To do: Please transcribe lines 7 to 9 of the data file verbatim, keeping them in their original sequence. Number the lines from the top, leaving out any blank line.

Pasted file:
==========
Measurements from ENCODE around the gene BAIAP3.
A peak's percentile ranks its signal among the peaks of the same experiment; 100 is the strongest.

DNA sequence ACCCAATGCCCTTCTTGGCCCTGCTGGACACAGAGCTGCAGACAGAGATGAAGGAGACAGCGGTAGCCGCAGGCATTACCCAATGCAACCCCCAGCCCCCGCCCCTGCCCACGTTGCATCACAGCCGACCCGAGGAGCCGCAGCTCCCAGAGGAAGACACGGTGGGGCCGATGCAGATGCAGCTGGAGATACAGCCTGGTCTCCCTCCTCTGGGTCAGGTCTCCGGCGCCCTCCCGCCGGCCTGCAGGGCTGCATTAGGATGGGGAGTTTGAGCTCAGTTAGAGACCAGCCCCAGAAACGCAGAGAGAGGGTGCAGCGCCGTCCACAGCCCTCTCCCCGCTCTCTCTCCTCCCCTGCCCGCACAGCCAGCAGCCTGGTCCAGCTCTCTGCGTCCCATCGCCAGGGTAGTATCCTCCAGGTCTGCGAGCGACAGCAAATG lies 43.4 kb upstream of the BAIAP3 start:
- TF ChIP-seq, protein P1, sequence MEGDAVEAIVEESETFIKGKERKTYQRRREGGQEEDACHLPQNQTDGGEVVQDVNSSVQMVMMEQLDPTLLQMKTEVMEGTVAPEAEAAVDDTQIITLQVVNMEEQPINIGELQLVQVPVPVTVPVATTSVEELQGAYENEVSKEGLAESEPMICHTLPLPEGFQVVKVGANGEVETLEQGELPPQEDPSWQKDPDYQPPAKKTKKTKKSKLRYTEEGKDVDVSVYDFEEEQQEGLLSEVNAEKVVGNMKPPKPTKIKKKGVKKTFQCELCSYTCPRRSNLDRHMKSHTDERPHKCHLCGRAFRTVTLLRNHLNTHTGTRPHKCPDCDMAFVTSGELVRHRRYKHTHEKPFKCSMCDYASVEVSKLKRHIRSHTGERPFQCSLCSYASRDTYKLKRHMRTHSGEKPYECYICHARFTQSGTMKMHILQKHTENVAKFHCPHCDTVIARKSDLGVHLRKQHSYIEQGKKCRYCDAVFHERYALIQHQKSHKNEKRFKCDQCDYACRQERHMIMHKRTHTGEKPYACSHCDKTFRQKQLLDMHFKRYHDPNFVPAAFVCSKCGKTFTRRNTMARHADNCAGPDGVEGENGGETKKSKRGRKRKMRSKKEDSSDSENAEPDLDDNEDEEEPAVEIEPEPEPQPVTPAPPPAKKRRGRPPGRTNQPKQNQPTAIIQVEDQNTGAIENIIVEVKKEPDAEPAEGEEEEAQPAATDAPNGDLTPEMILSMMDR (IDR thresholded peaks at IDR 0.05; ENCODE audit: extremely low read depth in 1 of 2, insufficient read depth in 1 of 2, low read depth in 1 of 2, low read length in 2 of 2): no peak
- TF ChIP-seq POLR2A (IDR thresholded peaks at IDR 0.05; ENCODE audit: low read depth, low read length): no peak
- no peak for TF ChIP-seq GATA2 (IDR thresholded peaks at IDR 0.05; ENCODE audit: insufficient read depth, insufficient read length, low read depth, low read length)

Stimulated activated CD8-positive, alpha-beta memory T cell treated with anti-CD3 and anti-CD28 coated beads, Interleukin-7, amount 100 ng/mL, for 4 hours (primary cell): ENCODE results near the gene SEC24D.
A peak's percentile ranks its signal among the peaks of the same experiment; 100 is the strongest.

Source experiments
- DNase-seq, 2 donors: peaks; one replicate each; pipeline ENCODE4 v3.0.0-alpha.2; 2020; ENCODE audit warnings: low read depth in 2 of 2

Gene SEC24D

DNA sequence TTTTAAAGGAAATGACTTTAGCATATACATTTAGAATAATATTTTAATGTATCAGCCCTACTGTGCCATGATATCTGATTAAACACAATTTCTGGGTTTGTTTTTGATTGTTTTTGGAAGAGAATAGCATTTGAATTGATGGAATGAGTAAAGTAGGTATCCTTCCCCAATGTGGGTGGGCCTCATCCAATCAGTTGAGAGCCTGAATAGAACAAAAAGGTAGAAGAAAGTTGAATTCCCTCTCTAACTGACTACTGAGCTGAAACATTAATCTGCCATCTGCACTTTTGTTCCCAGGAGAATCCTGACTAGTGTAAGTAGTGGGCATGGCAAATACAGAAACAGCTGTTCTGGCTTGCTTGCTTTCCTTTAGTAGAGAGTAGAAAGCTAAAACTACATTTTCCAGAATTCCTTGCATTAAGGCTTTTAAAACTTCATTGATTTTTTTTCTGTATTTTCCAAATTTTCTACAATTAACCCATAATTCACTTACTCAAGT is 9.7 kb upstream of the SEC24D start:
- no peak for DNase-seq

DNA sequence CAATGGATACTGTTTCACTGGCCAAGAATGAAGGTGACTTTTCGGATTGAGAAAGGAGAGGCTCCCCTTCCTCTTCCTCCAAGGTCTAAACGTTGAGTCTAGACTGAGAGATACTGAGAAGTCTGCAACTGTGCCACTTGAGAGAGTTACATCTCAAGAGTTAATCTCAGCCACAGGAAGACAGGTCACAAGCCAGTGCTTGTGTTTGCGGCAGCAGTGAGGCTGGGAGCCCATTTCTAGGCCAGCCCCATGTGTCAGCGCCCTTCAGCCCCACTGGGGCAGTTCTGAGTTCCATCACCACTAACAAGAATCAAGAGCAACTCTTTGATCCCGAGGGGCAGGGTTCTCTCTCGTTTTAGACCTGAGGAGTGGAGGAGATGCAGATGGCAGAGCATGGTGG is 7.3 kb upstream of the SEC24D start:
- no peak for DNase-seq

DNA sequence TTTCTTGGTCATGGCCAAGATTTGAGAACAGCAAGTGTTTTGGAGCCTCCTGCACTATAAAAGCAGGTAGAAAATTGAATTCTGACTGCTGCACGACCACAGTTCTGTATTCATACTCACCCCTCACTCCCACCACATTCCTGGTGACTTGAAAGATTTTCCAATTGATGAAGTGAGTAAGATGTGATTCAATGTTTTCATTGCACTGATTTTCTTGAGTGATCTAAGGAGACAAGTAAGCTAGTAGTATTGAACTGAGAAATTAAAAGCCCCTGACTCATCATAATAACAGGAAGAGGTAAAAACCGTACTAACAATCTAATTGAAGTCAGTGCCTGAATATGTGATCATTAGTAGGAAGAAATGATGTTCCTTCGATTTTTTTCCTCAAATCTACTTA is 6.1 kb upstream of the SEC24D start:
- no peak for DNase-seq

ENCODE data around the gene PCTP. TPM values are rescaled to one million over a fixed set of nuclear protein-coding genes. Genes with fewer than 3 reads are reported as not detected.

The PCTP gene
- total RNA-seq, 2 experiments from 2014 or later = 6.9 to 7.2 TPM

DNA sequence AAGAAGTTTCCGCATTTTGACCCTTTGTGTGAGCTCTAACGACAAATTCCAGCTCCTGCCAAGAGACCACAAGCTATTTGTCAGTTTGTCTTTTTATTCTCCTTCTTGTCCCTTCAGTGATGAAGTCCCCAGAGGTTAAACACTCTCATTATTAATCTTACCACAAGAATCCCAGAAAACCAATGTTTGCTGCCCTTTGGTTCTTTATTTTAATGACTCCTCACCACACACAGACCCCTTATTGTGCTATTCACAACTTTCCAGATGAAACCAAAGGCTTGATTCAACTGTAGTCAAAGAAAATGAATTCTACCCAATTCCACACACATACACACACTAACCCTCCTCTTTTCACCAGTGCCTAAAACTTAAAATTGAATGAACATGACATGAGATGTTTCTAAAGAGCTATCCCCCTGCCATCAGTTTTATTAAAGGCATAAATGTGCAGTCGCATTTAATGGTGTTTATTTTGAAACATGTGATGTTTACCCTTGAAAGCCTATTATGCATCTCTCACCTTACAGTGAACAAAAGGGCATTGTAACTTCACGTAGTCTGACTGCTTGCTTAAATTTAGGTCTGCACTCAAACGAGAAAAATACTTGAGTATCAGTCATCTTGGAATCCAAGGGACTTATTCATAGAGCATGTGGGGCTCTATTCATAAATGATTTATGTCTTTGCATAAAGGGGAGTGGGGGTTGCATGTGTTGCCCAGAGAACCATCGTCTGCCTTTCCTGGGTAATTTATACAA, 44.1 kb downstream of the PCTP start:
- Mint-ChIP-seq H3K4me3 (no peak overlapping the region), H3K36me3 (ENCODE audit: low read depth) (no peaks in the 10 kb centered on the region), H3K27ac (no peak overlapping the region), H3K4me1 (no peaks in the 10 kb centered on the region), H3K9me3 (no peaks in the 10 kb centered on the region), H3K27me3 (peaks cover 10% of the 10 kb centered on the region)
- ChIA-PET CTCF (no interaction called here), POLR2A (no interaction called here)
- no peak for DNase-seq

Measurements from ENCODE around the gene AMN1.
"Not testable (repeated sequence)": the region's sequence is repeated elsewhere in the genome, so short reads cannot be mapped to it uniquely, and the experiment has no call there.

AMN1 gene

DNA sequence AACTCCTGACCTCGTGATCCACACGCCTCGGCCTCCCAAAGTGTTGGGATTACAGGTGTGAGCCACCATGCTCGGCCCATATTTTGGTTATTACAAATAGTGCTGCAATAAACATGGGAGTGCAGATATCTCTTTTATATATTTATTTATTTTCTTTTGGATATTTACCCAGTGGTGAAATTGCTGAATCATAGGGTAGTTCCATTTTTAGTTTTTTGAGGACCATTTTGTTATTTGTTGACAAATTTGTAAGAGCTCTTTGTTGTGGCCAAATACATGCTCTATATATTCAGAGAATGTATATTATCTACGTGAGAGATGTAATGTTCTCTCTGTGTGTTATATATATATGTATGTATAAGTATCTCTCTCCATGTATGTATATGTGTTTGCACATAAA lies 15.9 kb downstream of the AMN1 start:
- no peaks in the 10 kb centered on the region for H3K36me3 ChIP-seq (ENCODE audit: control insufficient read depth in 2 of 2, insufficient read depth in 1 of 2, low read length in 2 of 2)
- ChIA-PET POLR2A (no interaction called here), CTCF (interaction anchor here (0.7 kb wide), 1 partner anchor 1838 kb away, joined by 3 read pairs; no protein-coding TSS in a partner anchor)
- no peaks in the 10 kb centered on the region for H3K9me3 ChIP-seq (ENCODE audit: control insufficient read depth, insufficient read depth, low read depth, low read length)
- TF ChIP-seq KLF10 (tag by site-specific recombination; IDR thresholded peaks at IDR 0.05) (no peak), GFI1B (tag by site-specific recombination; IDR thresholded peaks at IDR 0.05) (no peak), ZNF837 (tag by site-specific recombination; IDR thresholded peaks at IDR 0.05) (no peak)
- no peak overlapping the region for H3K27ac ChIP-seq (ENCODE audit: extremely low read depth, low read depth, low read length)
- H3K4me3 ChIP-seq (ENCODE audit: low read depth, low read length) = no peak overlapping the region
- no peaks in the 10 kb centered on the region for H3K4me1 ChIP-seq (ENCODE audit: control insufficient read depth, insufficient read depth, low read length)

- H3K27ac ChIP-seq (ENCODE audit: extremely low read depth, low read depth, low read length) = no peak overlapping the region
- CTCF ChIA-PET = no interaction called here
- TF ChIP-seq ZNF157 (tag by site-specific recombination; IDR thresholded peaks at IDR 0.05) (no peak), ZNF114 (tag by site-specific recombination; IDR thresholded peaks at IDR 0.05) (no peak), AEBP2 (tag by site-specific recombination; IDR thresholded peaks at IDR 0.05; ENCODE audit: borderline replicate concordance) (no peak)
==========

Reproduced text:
Stimulated activated CD8-positive, alpha-beta memory T cell treated with anti-CD3 and anti-CD28 coated beads, Interleukin-7, amount 100 ng/mL, for 4 hours (primary cell): ENCODE results near the gene SEC24D.
A peak's percentile ranks its signal among the peaks of the same experiment; 100 is the strongest.

Source experiments